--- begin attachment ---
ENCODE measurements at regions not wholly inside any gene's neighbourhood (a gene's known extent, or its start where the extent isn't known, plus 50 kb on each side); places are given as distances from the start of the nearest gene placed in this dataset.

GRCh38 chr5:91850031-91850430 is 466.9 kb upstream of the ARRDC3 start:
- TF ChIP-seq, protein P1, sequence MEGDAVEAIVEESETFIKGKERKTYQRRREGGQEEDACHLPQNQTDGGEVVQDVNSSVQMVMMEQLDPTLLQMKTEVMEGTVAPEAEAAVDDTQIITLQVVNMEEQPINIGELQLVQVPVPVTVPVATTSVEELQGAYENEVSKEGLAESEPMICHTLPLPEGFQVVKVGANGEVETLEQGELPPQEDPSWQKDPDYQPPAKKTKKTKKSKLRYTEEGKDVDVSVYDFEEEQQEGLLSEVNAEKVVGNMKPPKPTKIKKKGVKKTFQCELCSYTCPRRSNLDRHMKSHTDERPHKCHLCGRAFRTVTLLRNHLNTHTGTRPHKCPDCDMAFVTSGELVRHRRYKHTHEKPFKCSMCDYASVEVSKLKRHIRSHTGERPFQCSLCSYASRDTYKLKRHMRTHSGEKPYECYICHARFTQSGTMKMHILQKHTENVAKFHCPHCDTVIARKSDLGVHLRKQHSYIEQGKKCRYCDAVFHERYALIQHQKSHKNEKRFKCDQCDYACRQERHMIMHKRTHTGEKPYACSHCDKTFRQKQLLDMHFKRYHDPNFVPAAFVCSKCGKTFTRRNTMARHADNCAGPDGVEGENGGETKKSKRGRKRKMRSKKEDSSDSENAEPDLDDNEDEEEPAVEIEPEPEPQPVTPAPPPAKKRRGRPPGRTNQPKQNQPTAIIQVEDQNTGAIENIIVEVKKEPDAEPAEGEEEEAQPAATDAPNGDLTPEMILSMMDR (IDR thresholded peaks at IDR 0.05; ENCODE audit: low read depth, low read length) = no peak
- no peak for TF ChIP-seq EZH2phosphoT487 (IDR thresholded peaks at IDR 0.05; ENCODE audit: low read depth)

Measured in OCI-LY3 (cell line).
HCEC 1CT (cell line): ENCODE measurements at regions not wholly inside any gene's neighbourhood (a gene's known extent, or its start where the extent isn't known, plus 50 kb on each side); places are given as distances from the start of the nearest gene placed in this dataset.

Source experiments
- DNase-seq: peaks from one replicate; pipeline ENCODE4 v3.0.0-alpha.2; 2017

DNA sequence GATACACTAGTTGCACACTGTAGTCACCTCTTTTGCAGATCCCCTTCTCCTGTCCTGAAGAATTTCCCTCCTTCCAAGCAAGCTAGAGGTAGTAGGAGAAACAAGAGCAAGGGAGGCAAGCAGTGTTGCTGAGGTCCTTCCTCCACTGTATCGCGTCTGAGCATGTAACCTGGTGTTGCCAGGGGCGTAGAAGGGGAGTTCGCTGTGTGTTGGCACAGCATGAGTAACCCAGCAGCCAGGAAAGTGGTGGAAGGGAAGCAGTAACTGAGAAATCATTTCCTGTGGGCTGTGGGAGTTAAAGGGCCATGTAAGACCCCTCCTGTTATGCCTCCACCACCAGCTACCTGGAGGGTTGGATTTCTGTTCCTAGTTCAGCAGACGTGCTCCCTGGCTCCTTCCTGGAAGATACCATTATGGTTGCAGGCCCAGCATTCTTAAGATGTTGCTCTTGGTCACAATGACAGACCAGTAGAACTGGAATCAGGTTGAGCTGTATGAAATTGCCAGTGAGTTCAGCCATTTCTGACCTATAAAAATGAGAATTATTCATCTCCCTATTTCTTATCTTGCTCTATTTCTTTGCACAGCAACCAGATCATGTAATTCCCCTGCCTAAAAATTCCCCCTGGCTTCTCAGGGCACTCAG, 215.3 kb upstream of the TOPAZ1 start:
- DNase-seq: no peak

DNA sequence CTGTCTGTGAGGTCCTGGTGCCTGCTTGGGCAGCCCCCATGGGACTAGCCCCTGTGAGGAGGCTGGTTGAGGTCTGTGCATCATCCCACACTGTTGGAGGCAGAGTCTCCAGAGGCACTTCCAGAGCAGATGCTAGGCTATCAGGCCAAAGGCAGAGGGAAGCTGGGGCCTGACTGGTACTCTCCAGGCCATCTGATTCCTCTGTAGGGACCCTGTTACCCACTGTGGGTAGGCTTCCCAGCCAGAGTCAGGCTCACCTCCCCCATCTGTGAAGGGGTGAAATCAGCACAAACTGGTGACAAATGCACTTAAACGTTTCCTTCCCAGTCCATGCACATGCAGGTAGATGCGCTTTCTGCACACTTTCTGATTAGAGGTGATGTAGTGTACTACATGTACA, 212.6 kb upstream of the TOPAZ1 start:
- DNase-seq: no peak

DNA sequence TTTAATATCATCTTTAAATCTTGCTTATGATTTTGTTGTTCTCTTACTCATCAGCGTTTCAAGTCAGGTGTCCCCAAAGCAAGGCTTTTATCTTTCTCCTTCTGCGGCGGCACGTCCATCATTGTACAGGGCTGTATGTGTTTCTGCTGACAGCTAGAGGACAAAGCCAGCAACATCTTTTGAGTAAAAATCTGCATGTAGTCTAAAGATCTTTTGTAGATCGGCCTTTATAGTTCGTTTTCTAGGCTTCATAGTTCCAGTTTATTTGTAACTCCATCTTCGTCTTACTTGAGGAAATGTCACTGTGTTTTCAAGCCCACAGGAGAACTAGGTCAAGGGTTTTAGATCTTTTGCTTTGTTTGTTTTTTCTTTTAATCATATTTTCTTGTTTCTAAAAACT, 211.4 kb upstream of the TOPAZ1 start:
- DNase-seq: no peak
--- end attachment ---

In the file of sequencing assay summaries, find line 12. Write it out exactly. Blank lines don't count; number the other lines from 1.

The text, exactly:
- DNase-seq: no peak